Investment banking background; Does the degree matter, or 'elite target prestige > all' during recruitment?

MonkeyMoo5's picture
Rank: Baboon | 105

Hey guys,

My goal is to work in bulge brackets investment banking post Masters, and I am faced with a big internal struggle. If I got a choice of offers between an Area Studies subject at Oxford vs. a MSc in Finance at Imperial Business School vs Economic History at LSE, which one should I choose? Does the extra street cred from Oxford/LSE outweigh the more practical degree from Imperial? Further, would the global reputation of Oxford outweigh LSE's prime location/slightly more related subject?


Got two M&A internships (one at big 4 corporate finance, one at Dutch MM bank) and one DCM internship on my CV.

Also got excellent results from my undergrad major in Finance (from a non-target) and an academic exchange in another continent.

Any advice on this decision of education would help me a ton.

**PS; I am a poor dude, will have to borrow in order to pursue the Masters, with Imperial being (by far) the most expensive one **

Comments (8)

Aug 25, 2018

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Or maybe the following pros can chime in... @bbb_banker @Brianna-Conway @April'sPromise

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Oct 16, 2018

Might help you stand out, but as an FYI, fairly rare to see anyone with a masters at the analyst level in a BB. Granted, if your masters is from a very well respected institution and your undergrad is not, it may give you the boost you need to get the interview.

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Oct 16, 2018

That's absolutely incorrect, in London is very common, especially if you are from continental Europe.

To answer to your question, I'd probably go with Imperial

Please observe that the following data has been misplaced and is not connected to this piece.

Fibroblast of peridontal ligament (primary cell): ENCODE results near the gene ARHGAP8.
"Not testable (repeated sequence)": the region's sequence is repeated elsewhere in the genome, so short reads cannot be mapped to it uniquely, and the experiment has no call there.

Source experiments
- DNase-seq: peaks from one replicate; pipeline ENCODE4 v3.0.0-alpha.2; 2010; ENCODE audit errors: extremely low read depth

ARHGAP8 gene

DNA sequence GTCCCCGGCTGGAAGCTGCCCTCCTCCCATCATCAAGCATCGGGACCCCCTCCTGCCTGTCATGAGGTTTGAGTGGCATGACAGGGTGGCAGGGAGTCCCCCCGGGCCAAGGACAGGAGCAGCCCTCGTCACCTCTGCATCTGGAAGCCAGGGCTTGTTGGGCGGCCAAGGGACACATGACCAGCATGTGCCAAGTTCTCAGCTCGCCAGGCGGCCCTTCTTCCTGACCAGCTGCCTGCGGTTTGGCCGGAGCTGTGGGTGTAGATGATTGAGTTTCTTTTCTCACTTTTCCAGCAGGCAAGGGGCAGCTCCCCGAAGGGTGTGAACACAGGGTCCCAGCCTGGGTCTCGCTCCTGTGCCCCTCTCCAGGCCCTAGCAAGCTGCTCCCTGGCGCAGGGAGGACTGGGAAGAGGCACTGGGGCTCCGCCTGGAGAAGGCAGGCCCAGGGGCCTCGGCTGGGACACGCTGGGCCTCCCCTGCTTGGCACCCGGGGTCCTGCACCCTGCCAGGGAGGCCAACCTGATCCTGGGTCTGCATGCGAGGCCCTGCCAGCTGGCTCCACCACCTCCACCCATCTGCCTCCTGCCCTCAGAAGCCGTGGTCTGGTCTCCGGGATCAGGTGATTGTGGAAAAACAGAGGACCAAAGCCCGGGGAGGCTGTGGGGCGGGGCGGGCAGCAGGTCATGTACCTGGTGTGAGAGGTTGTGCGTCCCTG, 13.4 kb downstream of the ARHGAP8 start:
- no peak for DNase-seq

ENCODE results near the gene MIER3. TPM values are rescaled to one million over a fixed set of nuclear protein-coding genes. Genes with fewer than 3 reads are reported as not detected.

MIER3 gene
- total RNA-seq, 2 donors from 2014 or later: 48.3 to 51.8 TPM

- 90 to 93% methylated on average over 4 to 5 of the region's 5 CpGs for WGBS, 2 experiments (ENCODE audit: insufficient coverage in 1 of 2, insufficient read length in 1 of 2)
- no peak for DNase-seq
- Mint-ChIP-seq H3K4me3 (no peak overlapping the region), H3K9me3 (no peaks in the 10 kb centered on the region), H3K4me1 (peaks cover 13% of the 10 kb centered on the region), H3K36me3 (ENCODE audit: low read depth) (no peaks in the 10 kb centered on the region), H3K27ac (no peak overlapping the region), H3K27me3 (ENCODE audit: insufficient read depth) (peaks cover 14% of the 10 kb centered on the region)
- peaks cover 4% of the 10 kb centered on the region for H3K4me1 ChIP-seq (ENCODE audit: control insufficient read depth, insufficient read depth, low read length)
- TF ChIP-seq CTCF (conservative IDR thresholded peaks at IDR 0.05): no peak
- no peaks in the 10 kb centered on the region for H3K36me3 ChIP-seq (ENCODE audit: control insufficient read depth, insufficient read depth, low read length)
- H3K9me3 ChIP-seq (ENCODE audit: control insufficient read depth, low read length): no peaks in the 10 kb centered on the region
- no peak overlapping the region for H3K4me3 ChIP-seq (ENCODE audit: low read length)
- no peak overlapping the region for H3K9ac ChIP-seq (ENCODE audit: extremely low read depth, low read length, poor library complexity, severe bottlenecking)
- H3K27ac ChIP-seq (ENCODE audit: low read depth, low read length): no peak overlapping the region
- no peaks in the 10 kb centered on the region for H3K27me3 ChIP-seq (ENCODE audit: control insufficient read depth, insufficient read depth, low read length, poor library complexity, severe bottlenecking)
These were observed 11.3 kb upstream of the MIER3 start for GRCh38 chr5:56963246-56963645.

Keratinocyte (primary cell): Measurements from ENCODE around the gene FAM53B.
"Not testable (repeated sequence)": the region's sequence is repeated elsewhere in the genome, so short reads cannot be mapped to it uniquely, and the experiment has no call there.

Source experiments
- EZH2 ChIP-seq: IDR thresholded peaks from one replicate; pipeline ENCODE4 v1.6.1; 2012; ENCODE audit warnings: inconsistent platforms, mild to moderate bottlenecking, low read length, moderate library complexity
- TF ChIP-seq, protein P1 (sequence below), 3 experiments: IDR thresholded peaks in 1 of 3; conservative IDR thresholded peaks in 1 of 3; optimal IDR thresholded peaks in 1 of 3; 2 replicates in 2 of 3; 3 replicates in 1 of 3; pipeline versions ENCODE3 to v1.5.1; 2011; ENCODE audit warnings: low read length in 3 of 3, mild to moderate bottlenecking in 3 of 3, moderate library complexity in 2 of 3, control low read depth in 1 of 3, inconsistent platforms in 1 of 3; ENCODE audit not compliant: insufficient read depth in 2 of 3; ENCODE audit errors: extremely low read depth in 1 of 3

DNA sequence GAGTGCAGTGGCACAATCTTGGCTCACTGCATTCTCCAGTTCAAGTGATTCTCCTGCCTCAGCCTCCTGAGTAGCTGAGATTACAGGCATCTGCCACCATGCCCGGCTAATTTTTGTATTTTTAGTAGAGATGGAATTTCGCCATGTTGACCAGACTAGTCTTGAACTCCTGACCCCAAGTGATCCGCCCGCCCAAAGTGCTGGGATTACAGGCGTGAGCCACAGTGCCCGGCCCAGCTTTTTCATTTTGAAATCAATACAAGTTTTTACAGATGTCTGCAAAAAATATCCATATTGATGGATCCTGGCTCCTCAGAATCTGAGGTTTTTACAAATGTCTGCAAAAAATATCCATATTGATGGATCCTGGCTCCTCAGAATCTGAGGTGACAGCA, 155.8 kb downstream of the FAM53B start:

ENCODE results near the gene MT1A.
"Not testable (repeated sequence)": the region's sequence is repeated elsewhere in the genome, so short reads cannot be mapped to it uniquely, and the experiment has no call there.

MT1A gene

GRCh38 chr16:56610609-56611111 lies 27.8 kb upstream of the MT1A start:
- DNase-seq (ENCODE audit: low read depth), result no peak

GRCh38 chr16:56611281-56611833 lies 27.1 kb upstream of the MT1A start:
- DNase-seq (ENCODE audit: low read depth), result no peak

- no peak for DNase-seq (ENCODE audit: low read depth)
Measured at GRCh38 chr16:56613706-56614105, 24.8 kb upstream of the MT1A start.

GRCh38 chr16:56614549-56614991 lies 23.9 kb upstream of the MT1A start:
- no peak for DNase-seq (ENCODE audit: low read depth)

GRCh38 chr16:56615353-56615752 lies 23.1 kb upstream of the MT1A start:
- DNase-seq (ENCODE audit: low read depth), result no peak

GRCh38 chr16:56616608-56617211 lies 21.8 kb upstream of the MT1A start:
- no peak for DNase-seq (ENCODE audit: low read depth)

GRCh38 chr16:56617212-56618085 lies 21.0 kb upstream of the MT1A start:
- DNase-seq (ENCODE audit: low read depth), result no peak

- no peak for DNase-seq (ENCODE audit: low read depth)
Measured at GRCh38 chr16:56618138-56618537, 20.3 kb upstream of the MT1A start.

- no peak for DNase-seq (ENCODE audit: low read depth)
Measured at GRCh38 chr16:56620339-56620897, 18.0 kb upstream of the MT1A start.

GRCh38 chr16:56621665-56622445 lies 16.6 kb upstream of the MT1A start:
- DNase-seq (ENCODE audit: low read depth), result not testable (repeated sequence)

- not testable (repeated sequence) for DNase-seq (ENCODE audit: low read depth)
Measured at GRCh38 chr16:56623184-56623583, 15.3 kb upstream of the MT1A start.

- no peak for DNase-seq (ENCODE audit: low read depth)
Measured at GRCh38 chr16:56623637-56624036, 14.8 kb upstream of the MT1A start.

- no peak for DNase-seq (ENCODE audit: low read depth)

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Oct 16, 2018

Surprising, since in the states it's the opposite and fairly rare here.

Oct 16, 2018

From what I have heard and seen, this is more common in Europe than in the US.

Also, from my experience, I know people that got their Master's degree at Rotterdam School of Management and received offers from top EB/BB in London. I would say the difference between LSE, Oxford or Imperial would be quite minimal.

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Most Helpful
Oct 16, 2018

American perspective here, but in the States, a random degree like history from a target beats a relevant degree like finance from a non-target. When banks are hiring, all they see is "TARGET" and your foot is in the door. With a non-target, not only do you need to have a relevant degree, but there will also be fewer doors open to you.

My gut feeling is that Oxford is going to open more doors for you overall. LSE has a great brand and would be a fine second choice. Imperial also isn't too shabby, but I would check recent alumni outcomes to see how and where they've been placing.

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Oct 16, 2018

Right - and if Imperial adds a lot more debt for you as you mentioned, Oxford seems like a much better choice.

Oct 16, 2018